Feast your eyes– It’s Run the Gamut‘s first publicized in-engine screenshot! There’s not much to see just yet, but let’s focus on what is onscreen— there’s some sort of rainbow cube in the background, and what looks like a glowing shoelace in the foreground. That would be the chromatafoil– it’s currently scripted to draw the ribbon in a ring, but before long it’ll flow behind the camera all fancy-like. It has an outline to help provide a depth cue, plus it looks cool.
Every color in the scene is the output of a function that takes each pixel’s world-space position as input. The cube is a stand-in for other color cues that I haven’t iterated on yet.
I’ve learned a lot about materials and meshes in Unity this past week. I come from an OpenGL ES 2.0 background, and there are many differences.
No vertex attributes for you!
There’s no freestanding vertex or index buffer in Unity. A Mesh is an object with an array of position vectors, an array of triangle index integers, an array of texture vectors, et cetera. There’s no way to specify what attributes lie on each vertex; that’s obscured by the engine. In effect, a Mesh vertex can only store ten kinds of information, and in the shader, you’re required to label the inputs, so the engine has enough information to fill in the blanks. It’s a lot of hand-holding.
The advantage, I suppose, is that Unity’s engine can directly expose per-vertex things (like “bone weights”, which a large fraction of games use) to programmers, which accelerates the development of projects that need them. The disadvantage is, if a project specifies sixteen independent values per vertex, the programmer needs to clump unrelated values into irrelevant types to pass them to the shader, which then needs to un-clump them. Technically, programmers who store non-image data in textures already have to un-clump values from samples in their shaders, even in OpenGL ES; the disadvantage is mostly isolated to generating weird meshes… like the chromatafoil’s.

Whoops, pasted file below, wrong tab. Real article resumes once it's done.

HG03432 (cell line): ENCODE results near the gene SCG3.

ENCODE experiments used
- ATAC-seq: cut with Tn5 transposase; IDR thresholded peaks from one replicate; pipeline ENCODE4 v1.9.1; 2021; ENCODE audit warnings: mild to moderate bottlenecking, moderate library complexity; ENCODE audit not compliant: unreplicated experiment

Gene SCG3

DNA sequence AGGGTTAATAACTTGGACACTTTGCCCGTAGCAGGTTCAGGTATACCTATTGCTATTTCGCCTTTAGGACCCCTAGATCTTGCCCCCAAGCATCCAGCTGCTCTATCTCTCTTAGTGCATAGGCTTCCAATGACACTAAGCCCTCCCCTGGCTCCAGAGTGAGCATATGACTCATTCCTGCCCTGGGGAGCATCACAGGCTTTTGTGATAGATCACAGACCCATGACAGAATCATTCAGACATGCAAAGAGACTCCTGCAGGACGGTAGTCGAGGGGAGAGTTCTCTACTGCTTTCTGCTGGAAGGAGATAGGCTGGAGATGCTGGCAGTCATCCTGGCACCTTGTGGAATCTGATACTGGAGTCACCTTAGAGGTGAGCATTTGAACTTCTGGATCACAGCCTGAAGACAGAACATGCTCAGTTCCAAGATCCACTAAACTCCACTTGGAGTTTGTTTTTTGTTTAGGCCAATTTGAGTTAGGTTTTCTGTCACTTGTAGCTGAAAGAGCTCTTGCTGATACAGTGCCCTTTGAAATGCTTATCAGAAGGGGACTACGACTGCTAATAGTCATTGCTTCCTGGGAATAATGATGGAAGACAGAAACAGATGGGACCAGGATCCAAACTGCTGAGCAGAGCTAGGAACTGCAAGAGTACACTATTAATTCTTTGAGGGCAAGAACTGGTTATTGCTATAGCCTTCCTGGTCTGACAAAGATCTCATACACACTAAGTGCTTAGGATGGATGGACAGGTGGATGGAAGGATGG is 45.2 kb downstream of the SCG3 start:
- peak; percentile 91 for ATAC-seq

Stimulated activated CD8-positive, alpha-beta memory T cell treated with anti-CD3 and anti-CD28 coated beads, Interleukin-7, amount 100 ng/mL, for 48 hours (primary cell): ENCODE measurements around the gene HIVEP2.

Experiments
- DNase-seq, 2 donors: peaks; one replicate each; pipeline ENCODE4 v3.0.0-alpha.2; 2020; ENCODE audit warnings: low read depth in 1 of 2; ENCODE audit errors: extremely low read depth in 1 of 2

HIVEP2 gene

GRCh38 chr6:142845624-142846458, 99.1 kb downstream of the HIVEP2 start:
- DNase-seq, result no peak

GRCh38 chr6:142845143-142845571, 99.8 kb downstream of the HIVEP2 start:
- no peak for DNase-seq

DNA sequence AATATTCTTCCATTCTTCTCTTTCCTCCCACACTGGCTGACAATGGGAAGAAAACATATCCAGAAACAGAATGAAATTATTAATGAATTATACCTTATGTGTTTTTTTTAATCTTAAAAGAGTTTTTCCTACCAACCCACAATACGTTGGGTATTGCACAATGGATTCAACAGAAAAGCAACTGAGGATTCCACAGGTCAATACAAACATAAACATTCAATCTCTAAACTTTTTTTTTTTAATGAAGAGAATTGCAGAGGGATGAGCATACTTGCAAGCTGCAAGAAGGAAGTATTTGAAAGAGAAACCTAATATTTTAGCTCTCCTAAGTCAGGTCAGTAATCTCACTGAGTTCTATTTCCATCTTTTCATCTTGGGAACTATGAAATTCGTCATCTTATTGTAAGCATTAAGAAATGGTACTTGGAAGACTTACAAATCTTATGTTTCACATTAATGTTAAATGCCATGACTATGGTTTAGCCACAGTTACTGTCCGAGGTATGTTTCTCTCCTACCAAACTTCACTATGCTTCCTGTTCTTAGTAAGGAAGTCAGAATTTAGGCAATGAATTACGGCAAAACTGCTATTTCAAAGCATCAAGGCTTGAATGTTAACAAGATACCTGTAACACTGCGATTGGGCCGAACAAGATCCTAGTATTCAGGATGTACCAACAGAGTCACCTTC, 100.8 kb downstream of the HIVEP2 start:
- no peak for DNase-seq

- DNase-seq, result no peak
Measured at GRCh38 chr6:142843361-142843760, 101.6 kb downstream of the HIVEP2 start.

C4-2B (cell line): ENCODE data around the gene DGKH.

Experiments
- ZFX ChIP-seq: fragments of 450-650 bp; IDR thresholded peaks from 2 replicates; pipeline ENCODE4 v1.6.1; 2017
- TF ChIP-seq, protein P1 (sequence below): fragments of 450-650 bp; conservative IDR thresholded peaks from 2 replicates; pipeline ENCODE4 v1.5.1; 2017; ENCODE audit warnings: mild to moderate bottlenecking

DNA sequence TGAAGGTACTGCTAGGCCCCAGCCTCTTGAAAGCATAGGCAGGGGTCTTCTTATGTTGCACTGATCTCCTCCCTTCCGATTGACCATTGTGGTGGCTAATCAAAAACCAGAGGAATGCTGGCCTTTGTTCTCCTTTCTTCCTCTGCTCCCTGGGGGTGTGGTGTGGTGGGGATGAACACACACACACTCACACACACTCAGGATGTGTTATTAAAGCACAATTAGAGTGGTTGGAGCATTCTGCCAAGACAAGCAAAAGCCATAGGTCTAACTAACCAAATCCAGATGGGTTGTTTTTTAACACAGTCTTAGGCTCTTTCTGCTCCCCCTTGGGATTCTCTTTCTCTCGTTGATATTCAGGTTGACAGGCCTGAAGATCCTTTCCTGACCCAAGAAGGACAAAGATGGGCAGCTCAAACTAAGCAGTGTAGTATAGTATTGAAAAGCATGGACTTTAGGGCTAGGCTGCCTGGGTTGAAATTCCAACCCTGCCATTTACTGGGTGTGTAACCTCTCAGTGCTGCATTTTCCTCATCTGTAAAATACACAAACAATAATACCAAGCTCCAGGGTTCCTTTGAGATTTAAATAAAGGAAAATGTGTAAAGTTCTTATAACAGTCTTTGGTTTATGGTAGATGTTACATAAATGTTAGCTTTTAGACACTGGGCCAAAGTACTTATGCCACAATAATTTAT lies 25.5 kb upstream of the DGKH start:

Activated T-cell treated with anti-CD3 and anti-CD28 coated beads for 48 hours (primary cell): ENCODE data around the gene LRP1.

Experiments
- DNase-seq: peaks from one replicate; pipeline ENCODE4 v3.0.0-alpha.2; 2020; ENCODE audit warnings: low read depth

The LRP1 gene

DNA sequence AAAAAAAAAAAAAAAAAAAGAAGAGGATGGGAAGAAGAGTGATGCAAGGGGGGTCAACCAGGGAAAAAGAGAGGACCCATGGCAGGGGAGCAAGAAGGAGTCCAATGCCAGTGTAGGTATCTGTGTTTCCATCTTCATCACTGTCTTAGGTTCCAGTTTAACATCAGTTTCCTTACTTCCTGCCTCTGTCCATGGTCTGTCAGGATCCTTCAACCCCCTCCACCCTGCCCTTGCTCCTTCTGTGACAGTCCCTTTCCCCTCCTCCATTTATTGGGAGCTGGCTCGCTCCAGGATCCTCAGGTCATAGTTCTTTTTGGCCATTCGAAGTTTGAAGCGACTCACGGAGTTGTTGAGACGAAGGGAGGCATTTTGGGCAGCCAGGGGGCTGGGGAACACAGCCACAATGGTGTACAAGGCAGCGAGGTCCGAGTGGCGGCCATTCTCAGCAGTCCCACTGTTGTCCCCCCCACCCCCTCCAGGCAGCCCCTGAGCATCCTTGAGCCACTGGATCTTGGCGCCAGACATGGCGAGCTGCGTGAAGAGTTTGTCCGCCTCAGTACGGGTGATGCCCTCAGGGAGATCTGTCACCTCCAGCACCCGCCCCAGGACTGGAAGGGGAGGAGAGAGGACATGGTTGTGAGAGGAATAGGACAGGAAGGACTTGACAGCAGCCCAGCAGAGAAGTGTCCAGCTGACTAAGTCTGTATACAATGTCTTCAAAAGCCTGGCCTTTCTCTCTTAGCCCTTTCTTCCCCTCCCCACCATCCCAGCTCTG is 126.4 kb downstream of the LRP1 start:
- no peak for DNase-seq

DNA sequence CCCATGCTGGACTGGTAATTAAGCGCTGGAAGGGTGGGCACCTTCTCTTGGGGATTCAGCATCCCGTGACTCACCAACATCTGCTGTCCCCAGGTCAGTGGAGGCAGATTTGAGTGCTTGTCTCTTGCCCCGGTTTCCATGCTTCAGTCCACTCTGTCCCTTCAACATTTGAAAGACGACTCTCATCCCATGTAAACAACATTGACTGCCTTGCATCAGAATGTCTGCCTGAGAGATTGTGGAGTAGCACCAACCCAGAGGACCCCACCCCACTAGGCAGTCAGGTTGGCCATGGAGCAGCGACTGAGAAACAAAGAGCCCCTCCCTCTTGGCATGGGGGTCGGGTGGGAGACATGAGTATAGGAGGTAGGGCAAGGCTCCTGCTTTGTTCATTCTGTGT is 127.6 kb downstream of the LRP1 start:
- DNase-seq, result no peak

Who runs Rendertown? Master Blaster runs Rendertown.
In OpenGL ES, it’s the programmer’s responsibility to instruct the GPU to draw frames when the time is right. That allows someone in my position to optimize what the GPU draws. For instance, if the chromatafoil’s mesh contains a hundred segments, but only the first twenty have been used, I can tell the GPU to just draw the first twenty segments. As more segments get used, I’d increase the number in the drawing instruction. Furthermore, because I’m only positioning the vertices on the ends of the ribbon every frame, I can also instruct OpenGL to only upload those changes to the GPU, rather than the entire set of vertices.
You probably know where this is going.
A Mesh in Unity has the public properties vertices, triangles and the like. If I change one vertex or triangle, it seems that I have to reassign a complete array of vertices or triangle indices to the mesh. Does Unity bother to optimize the vertex upload, or the draw call? I don’t think it can, efficiently, but who knows.
Still, I can’t complain.
The fact is, despite all this ham-fisted weirdness, I’ve been able to move pretty quickly in Unity. And if I was attempting the optimizations I’ve discussed with less OpenGL ES experience, they probably would have been a real hassle to put together.
I’ve got plenty more work to do before this is even a game, so, time to quit babblin’! Watch this space.